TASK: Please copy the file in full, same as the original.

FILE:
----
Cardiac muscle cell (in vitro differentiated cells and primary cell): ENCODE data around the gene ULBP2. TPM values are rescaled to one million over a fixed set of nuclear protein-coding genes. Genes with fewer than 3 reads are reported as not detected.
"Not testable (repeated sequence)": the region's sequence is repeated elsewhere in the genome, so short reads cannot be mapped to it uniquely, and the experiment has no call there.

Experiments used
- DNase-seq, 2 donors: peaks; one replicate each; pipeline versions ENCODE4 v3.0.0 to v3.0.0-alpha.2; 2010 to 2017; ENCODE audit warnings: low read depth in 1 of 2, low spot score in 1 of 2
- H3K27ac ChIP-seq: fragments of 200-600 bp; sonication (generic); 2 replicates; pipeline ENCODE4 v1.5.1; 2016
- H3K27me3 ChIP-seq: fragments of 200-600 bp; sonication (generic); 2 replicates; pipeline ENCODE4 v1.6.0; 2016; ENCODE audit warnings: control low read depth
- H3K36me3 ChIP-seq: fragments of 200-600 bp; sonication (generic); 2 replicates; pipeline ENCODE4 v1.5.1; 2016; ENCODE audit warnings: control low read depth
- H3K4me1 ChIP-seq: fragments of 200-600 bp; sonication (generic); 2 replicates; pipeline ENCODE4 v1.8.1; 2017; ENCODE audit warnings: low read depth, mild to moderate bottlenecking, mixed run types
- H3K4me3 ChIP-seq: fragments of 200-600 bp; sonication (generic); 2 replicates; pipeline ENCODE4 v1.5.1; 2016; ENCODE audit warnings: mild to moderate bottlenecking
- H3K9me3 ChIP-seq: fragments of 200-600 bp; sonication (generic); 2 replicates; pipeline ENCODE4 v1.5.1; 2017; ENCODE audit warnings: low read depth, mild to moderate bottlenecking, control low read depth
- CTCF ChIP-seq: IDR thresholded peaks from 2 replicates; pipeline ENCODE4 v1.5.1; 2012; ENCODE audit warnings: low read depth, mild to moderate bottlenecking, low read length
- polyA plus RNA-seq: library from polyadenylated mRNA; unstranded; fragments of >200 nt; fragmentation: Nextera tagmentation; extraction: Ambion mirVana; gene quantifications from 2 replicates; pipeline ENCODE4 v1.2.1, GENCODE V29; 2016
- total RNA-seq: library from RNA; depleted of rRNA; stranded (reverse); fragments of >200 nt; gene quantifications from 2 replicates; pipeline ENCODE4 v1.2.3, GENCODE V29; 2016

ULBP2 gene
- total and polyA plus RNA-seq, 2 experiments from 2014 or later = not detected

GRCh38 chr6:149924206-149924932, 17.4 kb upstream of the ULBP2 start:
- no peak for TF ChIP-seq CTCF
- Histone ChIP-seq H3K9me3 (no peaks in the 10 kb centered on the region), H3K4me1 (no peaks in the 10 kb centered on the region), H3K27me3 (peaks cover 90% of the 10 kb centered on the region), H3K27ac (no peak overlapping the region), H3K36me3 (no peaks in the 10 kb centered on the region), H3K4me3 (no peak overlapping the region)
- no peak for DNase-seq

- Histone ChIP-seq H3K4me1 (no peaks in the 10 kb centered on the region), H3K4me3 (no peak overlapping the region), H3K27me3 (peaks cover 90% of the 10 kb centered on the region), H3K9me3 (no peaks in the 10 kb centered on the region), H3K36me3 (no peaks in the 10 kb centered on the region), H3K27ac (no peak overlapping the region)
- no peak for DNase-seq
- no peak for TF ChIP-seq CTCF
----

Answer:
Cardiac muscle cell (in vitro differentiated cells and primary cell): ENCODE data around the gene ULBP2. TPM values are rescaled to one million over a fixed set of nuclear protein-coding genes. Genes with fewer than 3 reads are reported as not detected.
"Not testable (repeated sequence)": the region's sequence is repeated elsewhere in the genome, so short reads cannot be mapped to it uniquely, and the experiment has no call there.

Experiments used
- DNase-seq, 2 donors: peaks; one replicate each; pipeline versions ENCODE4 v3.0.0 to v3.0.0-alpha.2; 2010 to 2017; ENCODE audit warnings: low read depth in 1 of 2, low spot score in 1 of 2
- H3K27ac ChIP-seq: fragments of 200-600 bp; sonication (generic); 2 replicates; pipeline ENCODE4 v1.5.1; 2016
- H3K27me3 ChIP-seq: fragments of 200-600 bp; sonication (generic); 2 replicates; pipeline ENCODE4 v1.6.0; 2016; ENCODE audit warnings: control low read depth
- H3K36me3 ChIP-seq: fragments of 200-600 bp; sonication (generic); 2 replicates; pipeline ENCODE4 v1.5.1; 2016; ENCODE audit warnings: control low read depth
- H3K4me1 ChIP-seq: fragments of 200-600 bp; sonication (generic); 2 replicates; pipeline ENCODE4 v1.8.1; 2017; ENCODE audit warnings: low read depth, mild to moderate bottlenecking, mixed run types
- H3K4me3 ChIP-seq: fragments of 200-600 bp; sonication (generic); 2 replicates; pipeline ENCODE4 v1.5.1; 2016; ENCODE audit warnings: mild to moderate bottlenecking
- H3K9me3 ChIP-seq: fragments of 200-600 bp; sonication (generic); 2 replicates; pipeline ENCODE4 v1.5.1; 2017; ENCODE audit warnings: low read depth, mild to moderate bottlenecking, control low read depth
- CTCF ChIP-seq: IDR thresholded peaks from 2 replicates; pipeline ENCODE4 v1.5.1; 2012; ENCODE audit warnings: low read depth, mild to moderate bottlenecking, low read length
- polyA plus RNA-seq: library from polyadenylated mRNA; unstranded; fragments of >200 nt; fragmentation: Nextera tagmentation; extraction: Ambion mirVana; gene quantifications from 2 replicates; pipeline ENCODE4 v1.2.1, GENCODE V29; 2016
- total RNA-seq: library from RNA; depleted of rRNA; stranded (reverse); fragments of >200 nt; gene quantifications from 2 replicates; pipeline ENCODE4 v1.2.3, GENCODE V29; 2016

ULBP2 gene
- total and polyA plus RNA-seq, 2 experiments from 2014 or later = not detected

GRCh38 chr6:149924206-149924932, 17.4 kb upstream of the ULBP2 start:
- no peak for TF ChIP-seq CTCF
- Histone ChIP-seq H3K9me3 (no peaks in the 10 kb centered on the region), H3K4me1 (no peaks in the 10 kb centered on the region), H3K27me3 (peaks cover 90% of the 10 kb centered on the region), H3K27ac (no peak overlapping the region), H3K36me3 (no peaks in the 10 kb centered on the region), H3K4me3 (no peak overlapping the region)
- no peak for DNase-seq

- Histone ChIP-seq H3K4me1 (no peaks in the 10 kb centered on the region), H3K4me3 (no peak overlapping the region), H3K27me3 (peaks cover 90% of the 10 kb centered on the region), H3K9me3 (no peaks in the 10 kb centered on the region), H3K36me3 (no peaks in the 10 kb centered on the region), H3K27ac (no peak overlapping the region)
- no peak for DNase-seq
- no peak for TF ChIP-seq CTCF